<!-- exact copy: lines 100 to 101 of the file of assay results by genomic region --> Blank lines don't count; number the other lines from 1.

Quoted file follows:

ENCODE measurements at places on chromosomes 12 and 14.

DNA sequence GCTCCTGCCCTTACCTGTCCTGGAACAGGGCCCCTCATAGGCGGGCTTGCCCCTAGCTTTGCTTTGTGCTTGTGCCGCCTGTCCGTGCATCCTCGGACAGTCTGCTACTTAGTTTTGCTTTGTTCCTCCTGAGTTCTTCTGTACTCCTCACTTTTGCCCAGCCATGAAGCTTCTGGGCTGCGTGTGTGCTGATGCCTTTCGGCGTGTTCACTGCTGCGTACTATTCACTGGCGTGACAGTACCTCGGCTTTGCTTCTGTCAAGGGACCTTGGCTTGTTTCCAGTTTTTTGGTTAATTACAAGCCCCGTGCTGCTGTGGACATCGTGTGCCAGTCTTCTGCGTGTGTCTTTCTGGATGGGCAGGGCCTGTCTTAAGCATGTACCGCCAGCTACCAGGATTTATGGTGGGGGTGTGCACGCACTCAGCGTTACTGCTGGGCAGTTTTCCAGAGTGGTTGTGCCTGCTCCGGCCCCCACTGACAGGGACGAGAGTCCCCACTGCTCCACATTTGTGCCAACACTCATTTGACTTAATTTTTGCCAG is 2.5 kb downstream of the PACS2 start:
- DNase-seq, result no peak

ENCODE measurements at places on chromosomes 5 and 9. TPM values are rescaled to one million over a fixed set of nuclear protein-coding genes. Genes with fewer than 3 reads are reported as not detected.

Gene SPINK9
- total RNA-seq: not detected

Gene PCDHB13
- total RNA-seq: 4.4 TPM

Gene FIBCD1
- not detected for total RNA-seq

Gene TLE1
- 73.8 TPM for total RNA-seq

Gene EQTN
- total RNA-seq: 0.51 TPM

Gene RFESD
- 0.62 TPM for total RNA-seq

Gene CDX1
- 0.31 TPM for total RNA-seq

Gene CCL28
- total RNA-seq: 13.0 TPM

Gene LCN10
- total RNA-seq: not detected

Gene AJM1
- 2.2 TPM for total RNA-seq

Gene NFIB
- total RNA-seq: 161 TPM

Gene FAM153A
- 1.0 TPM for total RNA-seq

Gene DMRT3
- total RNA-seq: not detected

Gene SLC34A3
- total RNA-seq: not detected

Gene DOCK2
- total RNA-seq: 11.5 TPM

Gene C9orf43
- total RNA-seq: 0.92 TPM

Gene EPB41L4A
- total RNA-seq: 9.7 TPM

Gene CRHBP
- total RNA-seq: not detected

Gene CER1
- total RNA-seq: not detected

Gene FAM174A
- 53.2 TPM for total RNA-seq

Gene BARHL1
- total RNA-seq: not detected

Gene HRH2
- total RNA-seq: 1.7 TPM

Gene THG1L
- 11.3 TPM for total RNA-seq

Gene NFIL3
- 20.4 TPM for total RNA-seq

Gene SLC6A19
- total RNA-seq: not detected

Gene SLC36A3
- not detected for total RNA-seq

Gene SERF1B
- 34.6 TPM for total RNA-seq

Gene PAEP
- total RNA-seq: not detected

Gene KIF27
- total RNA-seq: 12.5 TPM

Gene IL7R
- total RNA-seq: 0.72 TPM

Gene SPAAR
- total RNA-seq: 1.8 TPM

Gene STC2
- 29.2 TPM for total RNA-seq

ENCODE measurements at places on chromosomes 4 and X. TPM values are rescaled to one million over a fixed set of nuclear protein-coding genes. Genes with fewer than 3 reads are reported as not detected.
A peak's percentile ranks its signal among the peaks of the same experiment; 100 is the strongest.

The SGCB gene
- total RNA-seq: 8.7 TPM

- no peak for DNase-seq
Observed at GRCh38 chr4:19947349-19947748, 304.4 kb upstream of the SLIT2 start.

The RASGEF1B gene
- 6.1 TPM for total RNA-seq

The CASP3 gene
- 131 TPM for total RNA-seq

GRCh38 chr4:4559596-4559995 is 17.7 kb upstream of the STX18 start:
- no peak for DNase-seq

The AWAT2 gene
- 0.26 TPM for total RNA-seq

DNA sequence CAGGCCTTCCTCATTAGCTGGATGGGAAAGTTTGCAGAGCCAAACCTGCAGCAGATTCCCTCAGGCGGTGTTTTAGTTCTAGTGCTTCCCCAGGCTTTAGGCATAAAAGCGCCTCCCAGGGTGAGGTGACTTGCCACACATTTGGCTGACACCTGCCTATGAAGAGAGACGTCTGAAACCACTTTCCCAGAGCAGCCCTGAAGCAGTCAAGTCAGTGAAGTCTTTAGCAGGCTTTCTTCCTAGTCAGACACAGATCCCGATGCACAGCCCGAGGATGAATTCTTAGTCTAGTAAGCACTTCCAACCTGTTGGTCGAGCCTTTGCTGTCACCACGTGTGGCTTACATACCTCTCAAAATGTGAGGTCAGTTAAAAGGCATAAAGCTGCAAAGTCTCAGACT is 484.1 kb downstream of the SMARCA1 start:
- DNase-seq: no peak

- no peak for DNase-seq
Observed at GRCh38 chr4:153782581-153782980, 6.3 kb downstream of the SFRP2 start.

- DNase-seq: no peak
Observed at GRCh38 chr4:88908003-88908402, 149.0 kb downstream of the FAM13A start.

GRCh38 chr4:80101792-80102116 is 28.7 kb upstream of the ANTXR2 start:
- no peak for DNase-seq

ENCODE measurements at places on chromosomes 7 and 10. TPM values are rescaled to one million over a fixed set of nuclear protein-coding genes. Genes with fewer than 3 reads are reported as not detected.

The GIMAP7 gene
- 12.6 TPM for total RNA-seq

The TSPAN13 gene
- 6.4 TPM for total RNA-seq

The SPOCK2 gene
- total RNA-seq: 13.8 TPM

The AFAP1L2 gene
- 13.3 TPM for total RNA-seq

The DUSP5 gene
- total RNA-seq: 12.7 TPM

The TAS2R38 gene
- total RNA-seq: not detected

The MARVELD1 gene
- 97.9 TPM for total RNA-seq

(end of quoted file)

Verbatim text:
The DUSP5 gene
- total RNA-seq: 12.7 TPM